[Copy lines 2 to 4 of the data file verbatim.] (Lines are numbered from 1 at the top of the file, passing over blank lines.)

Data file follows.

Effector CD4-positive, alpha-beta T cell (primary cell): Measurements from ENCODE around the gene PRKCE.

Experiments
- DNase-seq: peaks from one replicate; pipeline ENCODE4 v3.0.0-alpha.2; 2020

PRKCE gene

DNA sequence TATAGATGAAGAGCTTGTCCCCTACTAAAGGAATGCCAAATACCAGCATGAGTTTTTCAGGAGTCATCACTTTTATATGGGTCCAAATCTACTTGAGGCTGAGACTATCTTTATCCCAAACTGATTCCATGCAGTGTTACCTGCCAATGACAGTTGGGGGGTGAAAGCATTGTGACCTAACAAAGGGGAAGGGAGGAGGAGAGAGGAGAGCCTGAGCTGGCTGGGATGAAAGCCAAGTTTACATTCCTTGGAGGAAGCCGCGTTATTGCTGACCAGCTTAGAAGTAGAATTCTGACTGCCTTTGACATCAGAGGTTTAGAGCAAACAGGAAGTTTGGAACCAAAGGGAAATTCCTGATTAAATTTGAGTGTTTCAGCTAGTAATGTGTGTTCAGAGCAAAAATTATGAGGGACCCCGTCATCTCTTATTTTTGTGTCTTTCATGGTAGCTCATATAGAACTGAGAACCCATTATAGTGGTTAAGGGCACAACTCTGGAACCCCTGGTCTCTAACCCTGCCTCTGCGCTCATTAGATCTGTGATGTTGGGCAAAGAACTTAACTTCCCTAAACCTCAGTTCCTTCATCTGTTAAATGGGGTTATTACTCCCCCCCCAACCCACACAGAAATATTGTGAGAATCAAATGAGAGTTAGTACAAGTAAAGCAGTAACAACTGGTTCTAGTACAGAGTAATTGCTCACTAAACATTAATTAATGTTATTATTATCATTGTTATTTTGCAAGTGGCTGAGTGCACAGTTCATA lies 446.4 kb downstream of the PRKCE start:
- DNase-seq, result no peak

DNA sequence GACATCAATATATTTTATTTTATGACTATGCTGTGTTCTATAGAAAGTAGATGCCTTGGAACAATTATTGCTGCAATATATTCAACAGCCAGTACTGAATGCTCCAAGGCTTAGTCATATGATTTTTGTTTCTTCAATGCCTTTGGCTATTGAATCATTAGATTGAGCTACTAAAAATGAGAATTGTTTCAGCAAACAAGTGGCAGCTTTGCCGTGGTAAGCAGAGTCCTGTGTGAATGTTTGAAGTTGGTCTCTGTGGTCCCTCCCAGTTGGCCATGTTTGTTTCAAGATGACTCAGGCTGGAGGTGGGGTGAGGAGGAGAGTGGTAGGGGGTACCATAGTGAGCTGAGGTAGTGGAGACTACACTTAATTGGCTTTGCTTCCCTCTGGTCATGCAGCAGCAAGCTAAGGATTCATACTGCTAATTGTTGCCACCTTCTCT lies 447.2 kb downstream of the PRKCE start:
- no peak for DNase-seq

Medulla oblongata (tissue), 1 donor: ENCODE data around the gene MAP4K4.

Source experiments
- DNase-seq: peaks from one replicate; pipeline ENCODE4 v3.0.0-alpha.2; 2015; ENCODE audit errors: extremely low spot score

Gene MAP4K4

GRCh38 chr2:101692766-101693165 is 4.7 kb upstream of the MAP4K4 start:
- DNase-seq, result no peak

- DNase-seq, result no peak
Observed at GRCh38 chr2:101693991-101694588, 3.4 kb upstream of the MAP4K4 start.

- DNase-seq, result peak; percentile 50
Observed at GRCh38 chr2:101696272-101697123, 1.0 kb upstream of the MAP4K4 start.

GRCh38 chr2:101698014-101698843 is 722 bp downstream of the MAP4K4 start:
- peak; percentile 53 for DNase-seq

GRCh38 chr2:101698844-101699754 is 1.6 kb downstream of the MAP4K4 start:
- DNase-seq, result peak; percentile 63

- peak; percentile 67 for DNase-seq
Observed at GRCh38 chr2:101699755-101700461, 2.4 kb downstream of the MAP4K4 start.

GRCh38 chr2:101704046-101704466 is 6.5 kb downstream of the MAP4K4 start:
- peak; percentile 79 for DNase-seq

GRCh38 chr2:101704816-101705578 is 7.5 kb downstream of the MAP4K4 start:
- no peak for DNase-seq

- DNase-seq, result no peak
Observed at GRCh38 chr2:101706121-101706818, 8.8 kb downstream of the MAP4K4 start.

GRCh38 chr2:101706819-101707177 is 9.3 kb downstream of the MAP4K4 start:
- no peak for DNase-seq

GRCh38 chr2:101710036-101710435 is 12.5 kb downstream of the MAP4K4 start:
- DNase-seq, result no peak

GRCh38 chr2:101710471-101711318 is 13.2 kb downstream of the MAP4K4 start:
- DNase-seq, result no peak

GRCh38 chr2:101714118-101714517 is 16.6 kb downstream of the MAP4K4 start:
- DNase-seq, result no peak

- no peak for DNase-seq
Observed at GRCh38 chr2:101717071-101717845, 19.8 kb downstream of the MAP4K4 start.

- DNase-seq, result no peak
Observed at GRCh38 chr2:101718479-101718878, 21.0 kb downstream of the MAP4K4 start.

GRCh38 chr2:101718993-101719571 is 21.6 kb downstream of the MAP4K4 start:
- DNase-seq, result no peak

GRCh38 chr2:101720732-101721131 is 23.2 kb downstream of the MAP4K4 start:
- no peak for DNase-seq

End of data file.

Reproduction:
Experiments
- DNase-seq: peaks from one replicate; pipeline ENCODE4 v3.0.0-alpha.2; 2020

PRKCE gene